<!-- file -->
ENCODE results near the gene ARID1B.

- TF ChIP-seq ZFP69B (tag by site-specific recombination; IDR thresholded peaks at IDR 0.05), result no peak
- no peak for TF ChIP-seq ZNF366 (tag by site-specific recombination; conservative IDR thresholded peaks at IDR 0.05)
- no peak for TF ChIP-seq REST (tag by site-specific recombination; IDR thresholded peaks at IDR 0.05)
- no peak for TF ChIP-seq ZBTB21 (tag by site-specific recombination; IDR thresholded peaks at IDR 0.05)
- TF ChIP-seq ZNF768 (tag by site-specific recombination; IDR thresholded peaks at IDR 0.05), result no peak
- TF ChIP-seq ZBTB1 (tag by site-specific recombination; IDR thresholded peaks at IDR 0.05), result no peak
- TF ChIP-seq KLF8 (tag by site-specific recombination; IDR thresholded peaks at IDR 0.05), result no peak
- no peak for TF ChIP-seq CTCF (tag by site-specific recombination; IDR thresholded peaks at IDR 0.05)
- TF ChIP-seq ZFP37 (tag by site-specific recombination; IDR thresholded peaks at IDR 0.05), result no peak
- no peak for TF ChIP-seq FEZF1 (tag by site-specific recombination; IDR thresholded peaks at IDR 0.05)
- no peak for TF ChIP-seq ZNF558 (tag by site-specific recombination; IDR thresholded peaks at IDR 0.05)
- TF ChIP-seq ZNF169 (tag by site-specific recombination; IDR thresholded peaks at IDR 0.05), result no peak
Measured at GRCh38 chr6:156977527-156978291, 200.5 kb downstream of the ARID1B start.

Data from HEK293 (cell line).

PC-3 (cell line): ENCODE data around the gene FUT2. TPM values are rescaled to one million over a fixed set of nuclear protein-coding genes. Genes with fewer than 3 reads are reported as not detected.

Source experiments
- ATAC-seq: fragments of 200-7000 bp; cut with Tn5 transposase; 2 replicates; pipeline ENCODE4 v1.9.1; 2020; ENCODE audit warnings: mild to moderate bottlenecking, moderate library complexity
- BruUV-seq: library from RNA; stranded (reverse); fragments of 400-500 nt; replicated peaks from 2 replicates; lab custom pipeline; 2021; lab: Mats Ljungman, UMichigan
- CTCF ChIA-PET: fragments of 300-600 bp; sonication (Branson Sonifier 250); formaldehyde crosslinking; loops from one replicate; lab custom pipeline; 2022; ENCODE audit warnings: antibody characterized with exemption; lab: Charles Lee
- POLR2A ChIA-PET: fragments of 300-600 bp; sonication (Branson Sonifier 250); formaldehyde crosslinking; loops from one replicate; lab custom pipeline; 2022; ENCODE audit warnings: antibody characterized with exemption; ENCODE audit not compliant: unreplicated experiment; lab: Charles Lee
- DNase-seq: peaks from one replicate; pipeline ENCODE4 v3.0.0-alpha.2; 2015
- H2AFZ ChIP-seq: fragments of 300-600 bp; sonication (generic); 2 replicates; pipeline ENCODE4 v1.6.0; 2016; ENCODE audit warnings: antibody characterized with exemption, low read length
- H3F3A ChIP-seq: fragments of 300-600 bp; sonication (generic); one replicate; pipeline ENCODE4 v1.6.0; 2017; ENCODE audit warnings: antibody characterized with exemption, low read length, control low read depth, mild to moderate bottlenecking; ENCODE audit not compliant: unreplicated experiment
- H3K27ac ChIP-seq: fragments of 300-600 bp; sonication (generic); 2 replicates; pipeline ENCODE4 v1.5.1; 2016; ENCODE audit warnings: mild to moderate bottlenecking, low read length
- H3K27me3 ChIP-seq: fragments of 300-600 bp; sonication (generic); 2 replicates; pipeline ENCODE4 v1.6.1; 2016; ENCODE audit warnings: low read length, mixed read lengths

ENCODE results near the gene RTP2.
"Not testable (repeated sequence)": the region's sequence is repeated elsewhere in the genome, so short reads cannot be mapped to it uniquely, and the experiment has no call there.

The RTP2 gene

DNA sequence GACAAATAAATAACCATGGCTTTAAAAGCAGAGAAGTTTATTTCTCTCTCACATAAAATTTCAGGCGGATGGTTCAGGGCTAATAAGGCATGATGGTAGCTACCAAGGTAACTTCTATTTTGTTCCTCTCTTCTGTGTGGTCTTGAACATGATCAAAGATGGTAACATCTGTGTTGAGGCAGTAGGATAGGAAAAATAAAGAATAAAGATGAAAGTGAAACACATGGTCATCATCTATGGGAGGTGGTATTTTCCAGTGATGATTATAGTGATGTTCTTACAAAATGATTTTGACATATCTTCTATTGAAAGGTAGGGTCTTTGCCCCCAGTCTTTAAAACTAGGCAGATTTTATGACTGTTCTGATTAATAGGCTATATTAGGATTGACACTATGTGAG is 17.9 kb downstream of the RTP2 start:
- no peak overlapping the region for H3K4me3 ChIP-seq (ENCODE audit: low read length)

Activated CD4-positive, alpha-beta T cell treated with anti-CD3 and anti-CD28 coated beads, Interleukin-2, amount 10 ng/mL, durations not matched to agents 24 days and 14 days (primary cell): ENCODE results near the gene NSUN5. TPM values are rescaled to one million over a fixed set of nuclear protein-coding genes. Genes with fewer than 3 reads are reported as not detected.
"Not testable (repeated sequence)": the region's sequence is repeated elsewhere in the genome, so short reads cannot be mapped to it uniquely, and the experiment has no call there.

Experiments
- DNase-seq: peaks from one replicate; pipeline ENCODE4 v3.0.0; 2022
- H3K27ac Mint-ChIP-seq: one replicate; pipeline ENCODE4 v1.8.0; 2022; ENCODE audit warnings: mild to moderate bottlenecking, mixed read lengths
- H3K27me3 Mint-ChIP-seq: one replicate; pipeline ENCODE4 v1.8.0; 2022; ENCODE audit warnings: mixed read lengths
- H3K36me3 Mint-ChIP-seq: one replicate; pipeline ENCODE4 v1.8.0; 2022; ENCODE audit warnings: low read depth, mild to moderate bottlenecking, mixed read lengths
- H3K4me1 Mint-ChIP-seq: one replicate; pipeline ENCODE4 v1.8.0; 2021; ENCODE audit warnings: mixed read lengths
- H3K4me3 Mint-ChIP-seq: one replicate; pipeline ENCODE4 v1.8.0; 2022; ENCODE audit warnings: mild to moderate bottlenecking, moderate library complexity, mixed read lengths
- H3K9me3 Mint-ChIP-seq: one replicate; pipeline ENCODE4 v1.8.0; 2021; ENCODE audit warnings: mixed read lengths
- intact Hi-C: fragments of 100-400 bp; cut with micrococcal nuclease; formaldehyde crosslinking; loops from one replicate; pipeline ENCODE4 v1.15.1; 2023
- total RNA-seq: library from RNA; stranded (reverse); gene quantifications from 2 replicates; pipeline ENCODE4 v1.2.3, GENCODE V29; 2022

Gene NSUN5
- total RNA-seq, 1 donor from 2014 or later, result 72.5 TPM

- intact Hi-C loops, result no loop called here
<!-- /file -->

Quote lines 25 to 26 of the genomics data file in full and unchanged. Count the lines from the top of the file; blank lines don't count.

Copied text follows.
- H3K27ac ChIP-seq: fragments of 300-600 bp; sonication (generic); 2 replicates; pipeline ENCODE4 v1.5.1; 2016; ENCODE audit warnings: mild to moderate bottlenecking, low read length
- H3K27me3 ChIP-seq: fragments of 300-600 bp; sonication (generic); 2 replicates; pipeline ENCODE4 v1.6.1; 2016; ENCODE audit warnings: low read length, mixed read lengths